3 Reasons Why Check Point Software Technologies Ltd. Killed Earnings

By Tim Brugger Markets Fool.com

Image source: Getty.

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Though it was a surprise to some given the 9% jump in shareprice since announcing earnings on Jan. 19, Check Point Software's (NASDAQ: CHKP) strong fourth quarter and fiscal year was a product of CEO Gil Shwed's strategic plan. Rather than spend indiscriminately as peers Palo Alto Networks (NYSE: PANW) and, to a lesser extent,Fortinet (NASDAQ: FTNT) do, Check Point has opted to be more like the tortoise than the hare.

No flashy quarters of 30% plus revenue gains, just a steady increase in overall sales with an emphasis on one of Check Point's greatest strengths: building a foundation of recurring revenue. What makes Check Point a solid investment even as its stock hits a 52-week high is that it should continue to deliver in the three areas that drove last quarter's results.

Image source: Check Point Software.

First, the good news

Check Point ended its fourth quarter much as it did for the year, revenue growth of 6% and 7%, respectively. That may not impress Palo Alto fans following its 34% increase last quarter to $398.1 million in revenue, or Fortinet shareholders with its 22% jump to $316.6 million, but pundits and investors didn't mind.

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Not only did Check Point chime in with another consistent year of sales, its quarterly revenue of $487 million was well above analyst estimates of $478 million. That revenue "beat" certainly played a part in Check Point's stock closing up over 7% after sharing the good news. Check Point's consistent, if not spectacular, top-line growth was nice, but it was how it achieved it that bodes well for the future.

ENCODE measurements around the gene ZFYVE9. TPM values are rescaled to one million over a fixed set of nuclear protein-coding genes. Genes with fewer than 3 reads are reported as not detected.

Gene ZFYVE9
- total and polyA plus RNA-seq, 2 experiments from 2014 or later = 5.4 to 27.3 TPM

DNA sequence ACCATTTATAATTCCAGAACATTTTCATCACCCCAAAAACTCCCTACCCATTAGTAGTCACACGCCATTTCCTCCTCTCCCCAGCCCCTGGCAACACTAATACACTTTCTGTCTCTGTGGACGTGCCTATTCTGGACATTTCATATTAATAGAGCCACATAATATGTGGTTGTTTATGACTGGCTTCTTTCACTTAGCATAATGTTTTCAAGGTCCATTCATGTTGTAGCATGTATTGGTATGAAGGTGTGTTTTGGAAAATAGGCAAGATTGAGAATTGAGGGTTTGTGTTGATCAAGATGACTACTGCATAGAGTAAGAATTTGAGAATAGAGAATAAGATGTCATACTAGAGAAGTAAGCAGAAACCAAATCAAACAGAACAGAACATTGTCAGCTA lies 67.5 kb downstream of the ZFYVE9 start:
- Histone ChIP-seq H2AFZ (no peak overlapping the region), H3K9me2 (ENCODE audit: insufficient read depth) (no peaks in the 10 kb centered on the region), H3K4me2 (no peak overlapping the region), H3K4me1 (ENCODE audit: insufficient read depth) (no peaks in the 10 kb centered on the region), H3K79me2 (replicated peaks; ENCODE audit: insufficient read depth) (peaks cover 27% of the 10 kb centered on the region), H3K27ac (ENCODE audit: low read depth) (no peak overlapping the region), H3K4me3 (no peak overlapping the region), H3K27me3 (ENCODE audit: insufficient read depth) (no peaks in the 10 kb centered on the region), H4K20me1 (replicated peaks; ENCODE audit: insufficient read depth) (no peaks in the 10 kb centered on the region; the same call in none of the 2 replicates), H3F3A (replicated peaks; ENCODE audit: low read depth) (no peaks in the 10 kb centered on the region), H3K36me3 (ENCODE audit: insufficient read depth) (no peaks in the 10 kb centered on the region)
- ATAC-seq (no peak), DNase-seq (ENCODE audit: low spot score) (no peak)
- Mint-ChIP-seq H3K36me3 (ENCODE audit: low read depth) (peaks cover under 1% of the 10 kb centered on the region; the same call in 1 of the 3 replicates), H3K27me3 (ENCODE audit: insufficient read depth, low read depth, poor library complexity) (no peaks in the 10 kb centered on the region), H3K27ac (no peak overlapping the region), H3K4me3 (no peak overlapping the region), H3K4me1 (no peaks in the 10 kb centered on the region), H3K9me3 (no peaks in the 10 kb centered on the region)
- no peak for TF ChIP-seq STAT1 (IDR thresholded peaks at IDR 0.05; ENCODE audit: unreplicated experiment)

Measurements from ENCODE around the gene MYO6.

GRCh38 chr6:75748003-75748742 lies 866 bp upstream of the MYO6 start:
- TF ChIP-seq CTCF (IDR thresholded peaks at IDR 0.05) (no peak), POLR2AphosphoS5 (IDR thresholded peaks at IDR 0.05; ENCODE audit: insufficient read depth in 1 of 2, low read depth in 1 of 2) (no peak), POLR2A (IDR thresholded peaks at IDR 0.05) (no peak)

Now, the better news

Shwed's made no secret of his intention to drive subscription sales and enjoy the recurring revenue that comes along with it. One peek at the last quarter and year is a clear indication the plan is working like a charm. Though product, license, and software update sales continue to make up the largest pieces of Check Point's software revenue pie, subscriptions are gaining fast.

An important component in last quarter's 6% total revenue increase was the whopping 26% jump in subscription sales to $110.5 million, even as product and software update sales merely inched up year over year. Better still, Check Point reported a 22% increase in the key metric for the year to $389.9 million. Which means not only did recurring revenue from subscriptions pop last quarter, the foundation-building efforts are gaining momentum.

Check Point's successful business model transition should be music to the ears of risk averse investors or those that prefer a stock that boasts a relatively reliable, steady source of revenue that falls to the bottomline. Relying on sky-high revenue gains at the expense of profits is Palo Alto Networks' and Fortinet's world, and as subscription sales continue to climb, the differences will become even more pronounced.

Surprise, surprise

Check Point's cost management is a significant differentiator from Palo Alto and Fortinet as evidenced by last quarter's sales and marketing-related costs. Check Point's equaled 24% of sales. By comparison, Palo Alto spent 55% of its $398.1 million to fund its sales efforts while Fortinet forked out 49% of its $316.65 million in quarterly revenue. Expenses were also a factor in Check Point's impressive 21% jump in earnings per share last quarter to $1.46, after removing one-time items.

If Check Point's 6% revenue improvement drew a smile from analysts, its EPS really had them beaming. Consensus estimateswere for $1.25 per share earnings, a target Check Point surpassed by 17%. For the year, Check Point's $4.72 EPS was a 13% increase from a year ago. Just as its subscription sales are on the rise, so too are Check Point's earnings.

Growth where it counts, all-important subscription sales, and watching costs to boost the bottom line were three reasons Check Point stock is flying high with no end in sight.

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Tim Brugger has no position in any stocks mentioned. The Motley Fool owns shares of and recommends Check Point Software Technologies. The Motley Fool recommends Palo Alto Networks. The Motley Fool has a disclosure policy.